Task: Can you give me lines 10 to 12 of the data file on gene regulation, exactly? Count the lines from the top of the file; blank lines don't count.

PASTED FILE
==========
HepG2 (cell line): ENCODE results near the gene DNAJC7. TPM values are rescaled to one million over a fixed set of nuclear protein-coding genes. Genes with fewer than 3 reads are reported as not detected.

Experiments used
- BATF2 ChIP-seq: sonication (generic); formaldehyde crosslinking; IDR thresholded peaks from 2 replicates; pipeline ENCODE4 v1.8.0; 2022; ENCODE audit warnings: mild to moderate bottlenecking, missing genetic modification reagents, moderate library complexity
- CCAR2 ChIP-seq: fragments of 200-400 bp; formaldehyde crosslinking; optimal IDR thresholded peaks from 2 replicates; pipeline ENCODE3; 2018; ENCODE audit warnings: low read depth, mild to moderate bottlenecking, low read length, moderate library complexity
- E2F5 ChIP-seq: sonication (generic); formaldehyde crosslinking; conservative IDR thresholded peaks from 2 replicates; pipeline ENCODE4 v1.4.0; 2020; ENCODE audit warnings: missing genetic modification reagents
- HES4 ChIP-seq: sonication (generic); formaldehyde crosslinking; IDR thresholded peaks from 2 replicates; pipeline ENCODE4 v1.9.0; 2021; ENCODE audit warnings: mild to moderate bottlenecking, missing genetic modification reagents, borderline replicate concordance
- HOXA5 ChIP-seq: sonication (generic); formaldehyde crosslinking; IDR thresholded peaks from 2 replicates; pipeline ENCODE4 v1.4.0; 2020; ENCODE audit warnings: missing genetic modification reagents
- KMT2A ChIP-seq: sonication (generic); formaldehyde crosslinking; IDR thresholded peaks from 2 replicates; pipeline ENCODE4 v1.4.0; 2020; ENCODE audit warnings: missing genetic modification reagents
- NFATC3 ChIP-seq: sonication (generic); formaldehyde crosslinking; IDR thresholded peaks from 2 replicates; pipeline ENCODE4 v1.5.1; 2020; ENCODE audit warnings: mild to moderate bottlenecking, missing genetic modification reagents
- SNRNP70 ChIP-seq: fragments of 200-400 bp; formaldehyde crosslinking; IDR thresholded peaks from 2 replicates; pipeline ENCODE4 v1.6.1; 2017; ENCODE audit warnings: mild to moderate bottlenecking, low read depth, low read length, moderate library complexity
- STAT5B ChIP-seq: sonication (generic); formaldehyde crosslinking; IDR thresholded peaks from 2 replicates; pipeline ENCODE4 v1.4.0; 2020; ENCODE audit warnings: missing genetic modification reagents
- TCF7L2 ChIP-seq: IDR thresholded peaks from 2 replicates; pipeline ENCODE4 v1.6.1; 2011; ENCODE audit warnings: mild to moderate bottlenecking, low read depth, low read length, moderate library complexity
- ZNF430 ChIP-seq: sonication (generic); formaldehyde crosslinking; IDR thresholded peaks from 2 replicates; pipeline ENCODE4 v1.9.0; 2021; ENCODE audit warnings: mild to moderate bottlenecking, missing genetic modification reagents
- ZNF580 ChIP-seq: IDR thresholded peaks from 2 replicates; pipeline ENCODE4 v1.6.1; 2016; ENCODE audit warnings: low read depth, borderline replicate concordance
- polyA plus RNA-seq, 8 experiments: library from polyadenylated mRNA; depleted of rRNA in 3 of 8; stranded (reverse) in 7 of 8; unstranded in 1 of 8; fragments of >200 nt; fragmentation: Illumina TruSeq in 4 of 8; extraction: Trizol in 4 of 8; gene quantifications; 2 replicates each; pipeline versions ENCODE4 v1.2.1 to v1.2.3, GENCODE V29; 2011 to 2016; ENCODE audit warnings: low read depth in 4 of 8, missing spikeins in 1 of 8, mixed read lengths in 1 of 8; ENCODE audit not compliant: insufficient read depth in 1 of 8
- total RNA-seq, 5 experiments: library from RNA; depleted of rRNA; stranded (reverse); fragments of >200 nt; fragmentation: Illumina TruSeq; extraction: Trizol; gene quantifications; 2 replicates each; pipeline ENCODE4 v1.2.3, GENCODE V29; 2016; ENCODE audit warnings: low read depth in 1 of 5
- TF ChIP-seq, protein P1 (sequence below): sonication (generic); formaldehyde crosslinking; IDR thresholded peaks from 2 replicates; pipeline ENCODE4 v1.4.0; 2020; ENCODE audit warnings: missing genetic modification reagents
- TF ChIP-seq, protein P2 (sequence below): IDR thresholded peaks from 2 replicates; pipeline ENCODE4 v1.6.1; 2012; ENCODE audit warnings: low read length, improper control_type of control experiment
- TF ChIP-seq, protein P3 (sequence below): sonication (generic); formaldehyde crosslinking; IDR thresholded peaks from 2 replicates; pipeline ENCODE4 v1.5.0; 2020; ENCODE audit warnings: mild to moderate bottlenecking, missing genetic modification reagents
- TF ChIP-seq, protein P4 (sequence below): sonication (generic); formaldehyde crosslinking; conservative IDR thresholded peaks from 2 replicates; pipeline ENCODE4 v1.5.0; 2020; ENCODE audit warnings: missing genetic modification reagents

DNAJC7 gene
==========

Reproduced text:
- SNRNP70 ChIP-seq: fragments of 200-400 bp; formaldehyde crosslinking; IDR thresholded peaks from 2 replicates; pipeline ENCODE4 v1.6.1; 2017; ENCODE audit warnings: mild to moderate bottlenecking, low read depth, low read length, moderate library complexity
- STAT5B ChIP-seq: sonication (generic); formaldehyde crosslinking; IDR thresholded peaks from 2 replicates; pipeline ENCODE4 v1.4.0; 2020; ENCODE audit warnings: missing genetic modification reagents
- TCF7L2 ChIP-seq: IDR thresholded peaks from 2 replicates; pipeline ENCODE4 v1.6.1; 2011; ENCODE audit warnings: mild to moderate bottlenecking, low read depth, low read length, moderate library complexity